In the United States, 40% to 60% of people who complete a substance use disorder treatment program relapse.¹ Relapsing does not mean treatment hasn’t worked, but it can feel like a step back for many people, potentially discouraging them from continuing their recovery. Fortunately, there are ways of helping yourself avoid relapse after you complete a program, including joining a relapse prevention group.
Like diabetes and heart disease, addiction is a chronic, relapsing illness. Even if you have been sober for a long time, the illness is not gone.
There can be many different triggers, including environmental ones, that can lead to a relapse.
Environmental triggers can include:
- Abruptly ending medication-management therapy
- Being around someone with an active substance use disorder
- Seeing objects associated with substance use
- Lacking a solid support system
There can also be mental triggers, like experiencing negative emotions or having untreated mental health conditions like depression or anxiety, as well as physical triggers, like experiencing extreme pain from an injury or illness.
The Stages of Relapse
Relapse typically occurs in three stages.²
Emotional relapse comes first. During this stage, you may not be actively considering using drugs or alcohol again, but your emotions and behaviors can set you up for a relapse. Some common signs of this stage are:
- Mood swings
- Not going to support groups
- Bottling up your emotions
- Poor self-care
The second stage is mental relapse.
During this stage, you may be battling yourself, with part of you wanting to use and the other part wanting to remain sober. Signs of mental relapse are:
- Thinking about people or places you associate with use
- Minimizing past use
- Imagining using
- Bargaining with yourself
- Thinking up schemes to control future use
The last stage is physical relapse when you use drugs or alcohol.
What Is a Relapse Prevention Group?
A relapse prevention group can take many forms, including 12-step programs, structured outpatient groups that meet weekly, and even cognitive-behavioral therapy groups. These groups can allow you to remain committed to your recovery while also helping you avoid isolation.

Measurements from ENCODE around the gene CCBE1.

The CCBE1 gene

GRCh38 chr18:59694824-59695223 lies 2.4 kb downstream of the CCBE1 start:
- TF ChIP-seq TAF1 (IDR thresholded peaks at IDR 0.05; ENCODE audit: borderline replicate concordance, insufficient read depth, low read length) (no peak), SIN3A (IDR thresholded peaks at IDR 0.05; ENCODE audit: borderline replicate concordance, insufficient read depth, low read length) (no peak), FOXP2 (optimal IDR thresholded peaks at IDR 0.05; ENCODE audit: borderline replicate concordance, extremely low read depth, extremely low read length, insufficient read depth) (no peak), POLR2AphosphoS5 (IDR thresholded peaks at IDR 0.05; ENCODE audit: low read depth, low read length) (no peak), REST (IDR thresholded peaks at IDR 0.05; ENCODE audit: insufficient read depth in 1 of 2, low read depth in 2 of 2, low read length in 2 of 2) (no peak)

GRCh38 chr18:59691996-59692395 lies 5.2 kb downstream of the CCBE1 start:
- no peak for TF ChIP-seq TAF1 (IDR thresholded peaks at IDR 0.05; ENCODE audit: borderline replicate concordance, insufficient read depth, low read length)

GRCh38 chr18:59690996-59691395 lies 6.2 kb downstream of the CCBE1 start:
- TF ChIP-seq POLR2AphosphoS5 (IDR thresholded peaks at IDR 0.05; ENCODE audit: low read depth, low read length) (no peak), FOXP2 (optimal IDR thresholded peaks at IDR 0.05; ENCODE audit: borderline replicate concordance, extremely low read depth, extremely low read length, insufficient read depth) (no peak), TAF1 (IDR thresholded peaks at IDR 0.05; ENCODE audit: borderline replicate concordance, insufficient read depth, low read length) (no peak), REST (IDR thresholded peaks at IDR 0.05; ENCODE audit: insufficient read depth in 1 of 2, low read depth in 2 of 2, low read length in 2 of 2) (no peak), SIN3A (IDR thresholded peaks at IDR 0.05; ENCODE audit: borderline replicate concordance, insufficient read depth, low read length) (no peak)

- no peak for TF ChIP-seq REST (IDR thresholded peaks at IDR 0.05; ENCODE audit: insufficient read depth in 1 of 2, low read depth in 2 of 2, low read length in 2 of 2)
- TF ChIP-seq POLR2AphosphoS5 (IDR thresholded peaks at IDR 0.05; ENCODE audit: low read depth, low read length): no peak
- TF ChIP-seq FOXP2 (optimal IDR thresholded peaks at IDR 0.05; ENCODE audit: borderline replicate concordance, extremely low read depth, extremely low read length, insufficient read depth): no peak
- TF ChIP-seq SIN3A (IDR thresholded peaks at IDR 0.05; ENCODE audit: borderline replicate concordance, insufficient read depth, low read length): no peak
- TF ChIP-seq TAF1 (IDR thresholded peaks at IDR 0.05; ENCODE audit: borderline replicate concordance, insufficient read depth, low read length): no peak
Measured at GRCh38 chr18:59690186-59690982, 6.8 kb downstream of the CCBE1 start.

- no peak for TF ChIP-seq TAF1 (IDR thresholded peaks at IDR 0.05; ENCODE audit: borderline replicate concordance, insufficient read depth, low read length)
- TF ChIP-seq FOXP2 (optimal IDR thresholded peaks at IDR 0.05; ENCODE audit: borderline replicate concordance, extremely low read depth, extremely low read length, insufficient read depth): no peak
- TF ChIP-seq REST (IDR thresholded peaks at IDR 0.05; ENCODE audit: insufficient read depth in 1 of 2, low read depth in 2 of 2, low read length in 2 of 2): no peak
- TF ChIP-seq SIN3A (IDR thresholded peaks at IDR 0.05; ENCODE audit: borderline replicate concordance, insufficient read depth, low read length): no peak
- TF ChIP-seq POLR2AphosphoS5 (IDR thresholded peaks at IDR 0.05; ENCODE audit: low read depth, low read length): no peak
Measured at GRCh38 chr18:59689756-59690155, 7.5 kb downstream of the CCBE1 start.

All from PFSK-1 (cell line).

Relapse prevention groups can provide many benefits. After leaving structured treatment, you will have more independence, making it easier to relapse. If you know you have meetings to attend and people who hold you accountable, you can decrease the risk of relapsing.
These groups can also ensure you feel part of a community. Being with others who are going through similar challenges can ease any sense of loneliness you may feel.
Additionally, relapse prevention groups can help you check your thoughts and behavioral patterns. It is part of human nature to minimize negative consequences while looking fondly at positive experiences. Still, a support group can challenge any of these thoughts or memories, helping you remember how bad substance abuse can get.
Relapse Prevention Plans
Relapse prevention groups can help you put together a relapse prevention plan. This type of plan is like a blueprint that can help you get back on track if you feel that you are at risk of relapsing.
To create your plan, you will need first to list your triggers while also considering your substance abuse history.
The relapse plan should also include a list of warning signs. Think about your behavioral patterns and what you may experience right before you use. Sharing this list with your relapse prevention group can make it easier for them to help you stay on course. It would be best if you also put together an action plan to prevent yourself from using.
For example, instead of drinking or using, plan whether you will call a loved one, attend a meeting, or enter rehab. Having a detailed plan can help you avoid relapse because it will be similar to following instructions.
Begin Addiction Recovery Today
Don’t struggle with addiction on your own when you can get the help you need at a dedicated Arizona treatment center like Wolf Creek Recovery. We are here to guide you as you begin your path to sobriety and help you find the kind of support group you can depend on in Prescott.
Call Wolf Creek Recovery to learn more about our services today.
Sources: https://nida.nih.gov/publications/drugs-brains-behavior-science-addiction/treatment-recovery  https://www.ncbi.nlm.nih.gov/pmc/articles/PMC4553654/
Finding purpose in pain is what Jonathon does best. He is a strong advocate for those suffering from substance use disorders. As a person in recovery, Jonathon knows how important it is to receive empathy and compassion. He recognizes that each person comes from a different set of circumstances and deserves to be valued and respected.
With a fresh perspective and compassionate attitude, Jonathon works closely with clients to help them let go of the past and know when to take necessary risks. The recovery process is ongoing, which means people need to move forward while applying the skills learned in treatment. Jonathon is a great motivator when it comes time for this!
Jonathon also places emphasis on the family unit and how it can make or break the recovery experience. Individuals with active, supportive families have far better outcomes. Jonathon realizes that it’s impossible to move mountains overnight, but with the right support team and positive attitude, anything is possible.